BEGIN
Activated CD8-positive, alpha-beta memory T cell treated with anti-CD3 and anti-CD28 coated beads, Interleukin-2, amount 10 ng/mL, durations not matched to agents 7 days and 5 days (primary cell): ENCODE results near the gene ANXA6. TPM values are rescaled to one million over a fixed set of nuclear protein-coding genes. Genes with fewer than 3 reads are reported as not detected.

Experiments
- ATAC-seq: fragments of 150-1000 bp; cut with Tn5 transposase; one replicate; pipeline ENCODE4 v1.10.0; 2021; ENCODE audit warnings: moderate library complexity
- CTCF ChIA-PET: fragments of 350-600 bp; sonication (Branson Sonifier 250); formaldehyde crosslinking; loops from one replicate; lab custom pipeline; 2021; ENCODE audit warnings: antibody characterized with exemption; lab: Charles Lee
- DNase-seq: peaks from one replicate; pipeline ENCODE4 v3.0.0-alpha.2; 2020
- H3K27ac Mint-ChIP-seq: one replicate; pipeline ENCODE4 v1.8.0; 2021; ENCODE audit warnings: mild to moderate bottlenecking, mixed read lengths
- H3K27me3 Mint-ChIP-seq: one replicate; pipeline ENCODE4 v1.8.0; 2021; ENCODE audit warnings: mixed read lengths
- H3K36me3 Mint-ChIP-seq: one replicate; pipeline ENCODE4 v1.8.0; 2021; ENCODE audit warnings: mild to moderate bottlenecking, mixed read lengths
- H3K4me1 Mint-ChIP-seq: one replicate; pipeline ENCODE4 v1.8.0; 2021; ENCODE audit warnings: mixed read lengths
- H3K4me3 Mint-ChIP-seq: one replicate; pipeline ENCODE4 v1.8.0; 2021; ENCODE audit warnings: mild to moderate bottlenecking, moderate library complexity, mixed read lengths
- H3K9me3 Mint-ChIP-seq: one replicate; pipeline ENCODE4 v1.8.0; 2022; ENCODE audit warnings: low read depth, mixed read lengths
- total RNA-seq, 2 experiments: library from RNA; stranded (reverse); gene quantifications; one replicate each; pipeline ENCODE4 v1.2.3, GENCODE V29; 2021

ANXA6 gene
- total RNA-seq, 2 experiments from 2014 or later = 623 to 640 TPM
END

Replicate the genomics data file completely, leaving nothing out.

Activated CD8-positive, alpha-beta memory T cell treated with anti-CD3 and anti-CD28 coated beads, Interleukin-2, amount 10 ng/mL, durations not matched to agents 7 days and 5 days (primary cell): ENCODE results near the gene ANXA6. TPM values are rescaled to one million over a fixed set of nuclear protein-coding genes. Genes with fewer than 3 reads are reported as not detected.

Experiments
- ATAC-seq: fragments of 150-1000 bp; cut with Tn5 transposase; one replicate; pipeline ENCODE4 v1.10.0; 2021; ENCODE audit warnings: moderate library complexity
- CTCF ChIA-PET: fragments of 350-600 bp; sonication (Branson Sonifier 250); formaldehyde crosslinking; loops from one replicate; lab custom pipeline; 2021; ENCODE audit warnings: antibody characterized with exemption; lab: Charles Lee
- DNase-seq: peaks from one replicate; pipeline ENCODE4 v3.0.0-alpha.2; 2020
- H3K27ac Mint-ChIP-seq: one replicate; pipeline ENCODE4 v1.8.0; 2021; ENCODE audit warnings: mild to moderate bottlenecking, mixed read lengths
- H3K27me3 Mint-ChIP-seq: one replicate; pipeline ENCODE4 v1.8.0; 2021; ENCODE audit warnings: mixed read lengths
- H3K36me3 Mint-ChIP-seq: one replicate; pipeline ENCODE4 v1.8.0; 2021; ENCODE audit warnings: mild to moderate bottlenecking, mixed read lengths
- H3K4me1 Mint-ChIP-seq: one replicate; pipeline ENCODE4 v1.8.0; 2021; ENCODE audit warnings: mixed read lengths
- H3K4me3 Mint-ChIP-seq: one replicate; pipeline ENCODE4 v1.8.0; 2021; ENCODE audit warnings: mild to moderate bottlenecking, moderate library complexity, mixed read lengths
- H3K9me3 Mint-ChIP-seq: one replicate; pipeline ENCODE4 v1.8.0; 2022; ENCODE audit warnings: low read depth, mixed read lengths
- total RNA-seq, 2 experiments: library from RNA; stranded (reverse); gene quantifications; one replicate each; pipeline ENCODE4 v1.2.3, GENCODE V29; 2021

ANXA6 gene
- total RNA-seq, 2 experiments from 2014 or later = 623 to 640 TPM